COMMON MOUSE-EAR

Cerastium fontanum

Carnation & Campion (Pink) Family [Caryophyllaceae]

month8apr month8april month8may month8jun month8june month8jul month8july month8aug month8sep month8sept month8oct month8nov

status
statusZnative
 
flower
flower8white
 
inner
inner8cream
 
morph
morph8actino
 
petals
petalsZ5
 
petals
petalsZcleft petalsZcut
 
stem
stem8round
 
stem
stem8square
rarely
sex
sexZbisexual
 

29th April 2019, Brockworth. Photo: © Mike Baldwin
Common Mouse-ear only branches near the top, in either 1 or possibly 2 branches. If it branches 4 or more times much the way down it is probably some other Mouse-ear.

These specimens have square stems although most other specimens seem to have round stems.



17th April 2007, a pub, Gurnett, Macclesfield, Cheshire. Photo: © RWD
It can be either tufted or matted; here the latter; this one earlier in the year and not yet properly flowering.


17th April 2007, a pub, Gurnett, Macclesfield, Cheshire. Photo: © RWD
Although the longer stems are flowering. The book says it is in a vegetative state when procumbent but the flowers in an ascending state. Meethinks it knows not what it doeth.


18th Sept 2008, Rochdale Canal, Castleton, Gtr. M/cr. Photo: © RWD
If it branches then it branches near the top, not near the ground. Two flowers here are in the fruiting stage being flatter and slightly curved-upwards.


21st April 2019, Brockworth. Photo: © Mike Baldwin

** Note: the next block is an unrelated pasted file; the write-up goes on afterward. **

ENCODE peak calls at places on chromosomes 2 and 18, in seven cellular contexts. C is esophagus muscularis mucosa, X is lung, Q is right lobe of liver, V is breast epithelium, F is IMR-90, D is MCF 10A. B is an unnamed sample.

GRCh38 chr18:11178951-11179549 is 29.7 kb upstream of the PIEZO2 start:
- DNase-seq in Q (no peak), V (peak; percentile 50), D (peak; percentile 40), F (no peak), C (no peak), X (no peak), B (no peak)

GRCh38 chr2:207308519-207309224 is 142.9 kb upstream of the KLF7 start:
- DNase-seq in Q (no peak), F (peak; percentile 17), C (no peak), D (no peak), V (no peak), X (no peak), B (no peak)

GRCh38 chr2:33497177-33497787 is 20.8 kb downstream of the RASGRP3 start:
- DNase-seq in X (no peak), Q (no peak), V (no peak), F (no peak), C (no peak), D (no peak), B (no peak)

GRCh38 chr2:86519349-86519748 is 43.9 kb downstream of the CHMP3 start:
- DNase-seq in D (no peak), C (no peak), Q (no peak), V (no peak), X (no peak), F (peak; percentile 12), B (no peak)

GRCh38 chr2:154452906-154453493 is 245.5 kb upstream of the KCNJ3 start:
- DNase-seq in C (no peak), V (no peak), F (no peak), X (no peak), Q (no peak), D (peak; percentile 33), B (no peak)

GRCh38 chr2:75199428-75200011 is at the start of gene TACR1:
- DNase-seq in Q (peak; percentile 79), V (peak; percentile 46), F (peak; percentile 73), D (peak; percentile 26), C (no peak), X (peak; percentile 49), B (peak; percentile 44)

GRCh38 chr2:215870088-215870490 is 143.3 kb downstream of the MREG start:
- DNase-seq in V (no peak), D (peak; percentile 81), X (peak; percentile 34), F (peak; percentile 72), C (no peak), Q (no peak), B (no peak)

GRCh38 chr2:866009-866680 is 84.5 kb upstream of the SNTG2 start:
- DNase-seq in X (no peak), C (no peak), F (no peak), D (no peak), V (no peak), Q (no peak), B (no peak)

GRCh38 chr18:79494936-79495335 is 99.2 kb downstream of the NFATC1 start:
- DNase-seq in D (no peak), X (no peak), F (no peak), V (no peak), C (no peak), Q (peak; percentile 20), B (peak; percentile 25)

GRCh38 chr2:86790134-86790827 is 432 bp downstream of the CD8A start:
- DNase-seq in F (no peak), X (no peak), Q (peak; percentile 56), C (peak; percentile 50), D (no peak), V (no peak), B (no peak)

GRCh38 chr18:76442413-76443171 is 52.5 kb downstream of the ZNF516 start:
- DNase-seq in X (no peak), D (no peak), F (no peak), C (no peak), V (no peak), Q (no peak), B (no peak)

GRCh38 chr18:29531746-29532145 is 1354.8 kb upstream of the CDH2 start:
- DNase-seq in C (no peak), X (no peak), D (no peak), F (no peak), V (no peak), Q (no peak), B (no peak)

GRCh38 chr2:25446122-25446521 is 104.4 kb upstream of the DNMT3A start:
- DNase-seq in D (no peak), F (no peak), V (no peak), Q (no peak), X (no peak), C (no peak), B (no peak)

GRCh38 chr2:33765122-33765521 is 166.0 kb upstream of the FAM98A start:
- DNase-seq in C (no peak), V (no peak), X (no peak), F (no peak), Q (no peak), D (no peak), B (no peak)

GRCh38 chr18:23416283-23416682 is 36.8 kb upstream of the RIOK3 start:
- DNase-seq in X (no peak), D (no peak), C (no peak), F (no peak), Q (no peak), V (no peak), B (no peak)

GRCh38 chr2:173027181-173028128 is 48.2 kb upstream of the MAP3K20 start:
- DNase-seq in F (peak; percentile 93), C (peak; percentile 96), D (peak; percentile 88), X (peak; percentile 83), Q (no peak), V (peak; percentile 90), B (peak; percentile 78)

This specimen is not branched at all. They grow up to 50cm high. It's lower leaves have turned reddish-brown. The leaves are stalkless, well-separated and in opposite pairs in quadrature up the often square stem.


18th Sept 2008, Rochdale Canal, Castleton, Gtr. M/cr. Photo: © RWD
They can be either sparsely hairy or densely hairy, with the hairs usually being without glands, but sometimes with only a few glandular hairs.


18th Sept 2008, Rochdale Canal, Castleton, Gtr. M/cr. Photo: © RWD
This one past its flowering stage and elongating as it turns to fruit, becoming flatter near the tip.


3rd June 2018, Cotswold Farm. Photo: © Mike Baldwin
The petals can be either slightly longer or slightly shorter than the sepals, which have a narrow translucent-white edge to them. Only very rarely are the petals nearly twice as long as the sepals and usually less than 1.7 times as long as the sepals.


16th May 2018, Brockworth. Photo: © Mike Baldwin
Only very rarely are the petals nearly twice as long as the sepals, but here just slightly longer, nowhere near twice.


9th July 2008, Haweswater, nr. Gait Barrows, Lancashire. Photo: © RWD
The flowers have 5 white petals slightly wider near the middle which are cut with a deep nick.


8th May 2017, Bentham. Photo: © Mike Baldwin
There are 5 separated white styles in the centre surrounded by 10 cream-coloured anthers.


6th May 2018, Port Gavern. Photo: © Mike Baldwin
The leaves are rounded-oblong with blunt tips and hairy.


Not to be semantically confused with : Mouse-Ear-Hawkweed (Pilosella officinarum), Mousetail (Myosurus minimus) nor with Mousetail Plant (Arisarum proboscideum) [plants with similar names from differing families]

Common Mouse-ear has three confusing sub-species, ssp. vulgare, ssp. holostenoides and and ssp. scoticum all of which Clive Stace the famous taxonomist thinks might all be better placed into just one sub-species.

Hybridizes with : Arctic Mouse-Ear (Cerastium nigrescens) to produce Cerastium × richardsonii which has been found in both Snowdonia and the Scottish Highlands but is mostly sterile and intermediate in characteristics between the two.

Some similarities to : several other Mouse-ears


  Cerastium fontanum  ⇐ Global Aspect ⇒ Caryophyllaceae  

Distribution
 family8Carnation & Campion (Pink) family8Caryophyllaceae
 BSBI maps
genus8Cerastium
Cerastium
(Mouse-Ears)

COMMON MOUSE-EAR

Cerastium fontanum

Carnation & Campion (Pink) Family [Caryophyllaceae]